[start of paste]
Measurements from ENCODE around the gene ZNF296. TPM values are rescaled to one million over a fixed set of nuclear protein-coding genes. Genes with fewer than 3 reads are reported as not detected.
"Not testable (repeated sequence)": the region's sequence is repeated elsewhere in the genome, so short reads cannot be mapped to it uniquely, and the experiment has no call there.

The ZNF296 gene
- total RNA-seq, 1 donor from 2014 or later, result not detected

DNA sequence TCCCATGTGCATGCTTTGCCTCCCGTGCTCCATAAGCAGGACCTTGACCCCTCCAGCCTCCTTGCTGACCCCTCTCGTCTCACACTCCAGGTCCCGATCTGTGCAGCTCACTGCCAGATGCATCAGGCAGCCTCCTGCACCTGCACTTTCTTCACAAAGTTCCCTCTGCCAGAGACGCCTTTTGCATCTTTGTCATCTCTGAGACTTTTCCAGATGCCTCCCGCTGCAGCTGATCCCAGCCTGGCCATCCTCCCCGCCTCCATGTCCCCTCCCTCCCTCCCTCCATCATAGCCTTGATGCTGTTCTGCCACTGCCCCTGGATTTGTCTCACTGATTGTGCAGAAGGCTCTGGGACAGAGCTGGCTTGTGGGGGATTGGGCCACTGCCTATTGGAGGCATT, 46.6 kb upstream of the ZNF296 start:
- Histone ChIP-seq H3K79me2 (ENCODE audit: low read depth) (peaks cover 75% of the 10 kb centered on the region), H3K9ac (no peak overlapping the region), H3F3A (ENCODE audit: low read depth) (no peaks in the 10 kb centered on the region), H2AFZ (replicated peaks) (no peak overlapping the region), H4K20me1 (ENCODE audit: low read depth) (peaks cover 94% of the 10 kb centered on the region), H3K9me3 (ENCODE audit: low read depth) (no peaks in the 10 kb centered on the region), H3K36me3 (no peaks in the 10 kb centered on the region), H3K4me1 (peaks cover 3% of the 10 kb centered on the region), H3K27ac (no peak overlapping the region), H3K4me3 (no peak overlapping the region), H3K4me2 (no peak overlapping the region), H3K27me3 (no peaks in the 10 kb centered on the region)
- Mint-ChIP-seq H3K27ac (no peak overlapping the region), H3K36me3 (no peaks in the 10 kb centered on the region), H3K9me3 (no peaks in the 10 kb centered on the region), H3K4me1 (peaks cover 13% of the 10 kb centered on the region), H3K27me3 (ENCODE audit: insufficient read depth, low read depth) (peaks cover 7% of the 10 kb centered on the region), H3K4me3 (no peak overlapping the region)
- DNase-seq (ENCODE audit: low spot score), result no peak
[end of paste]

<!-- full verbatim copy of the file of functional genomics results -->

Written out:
Measurements from ENCODE around the gene ZNF296. TPM values are rescaled to one million over a fixed set of nuclear protein-coding genes. Genes with fewer than 3 reads are reported as not detected.
"Not testable (repeated sequence)": the region's sequence is repeated elsewhere in the genome, so short reads cannot be mapped to it uniquely, and the experiment has no call there.

The ZNF296 gene
- total RNA-seq, 1 donor from 2014 or later, result not detected

DNA sequence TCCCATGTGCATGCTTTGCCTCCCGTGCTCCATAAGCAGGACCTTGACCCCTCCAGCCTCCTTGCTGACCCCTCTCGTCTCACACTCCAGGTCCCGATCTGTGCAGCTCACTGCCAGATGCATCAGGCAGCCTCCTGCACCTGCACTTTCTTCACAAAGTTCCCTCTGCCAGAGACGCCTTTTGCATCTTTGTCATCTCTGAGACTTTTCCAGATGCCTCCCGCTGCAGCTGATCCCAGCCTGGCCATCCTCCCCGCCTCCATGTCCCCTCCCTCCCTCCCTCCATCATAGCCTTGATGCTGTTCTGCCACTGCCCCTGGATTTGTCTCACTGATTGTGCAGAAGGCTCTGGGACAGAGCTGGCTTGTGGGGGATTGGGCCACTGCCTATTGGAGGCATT, 46.6 kb upstream of the ZNF296 start:
- Histone ChIP-seq H3K79me2 (ENCODE audit: low read depth) (peaks cover 75% of the 10 kb centered on the region), H3K9ac (no peak overlapping the region), H3F3A (ENCODE audit: low read depth) (no peaks in the 10 kb centered on the region), H2AFZ (replicated peaks) (no peak overlapping the region), H4K20me1 (ENCODE audit: low read depth) (peaks cover 94% of the 10 kb centered on the region), H3K9me3 (ENCODE audit: low read depth) (no peaks in the 10 kb centered on the region), H3K36me3 (no peaks in the 10 kb centered on the region), H3K4me1 (peaks cover 3% of the 10 kb centered on the region), H3K27ac (no peak overlapping the region), H3K4me3 (no peak overlapping the region), H3K4me2 (no peak overlapping the region), H3K27me3 (no peaks in the 10 kb centered on the region)
- Mint-ChIP-seq H3K27ac (no peak overlapping the region), H3K36me3 (no peaks in the 10 kb centered on the region), H3K9me3 (no peaks in the 10 kb centered on the region), H3K4me1 (peaks cover 13% of the 10 kb centered on the region), H3K27me3 (ENCODE audit: insufficient read depth, low read depth) (peaks cover 7% of the 10 kb centered on the region), H3K4me3 (no peak overlapping the region)
- DNase-seq (ENCODE audit: low spot score), result no peak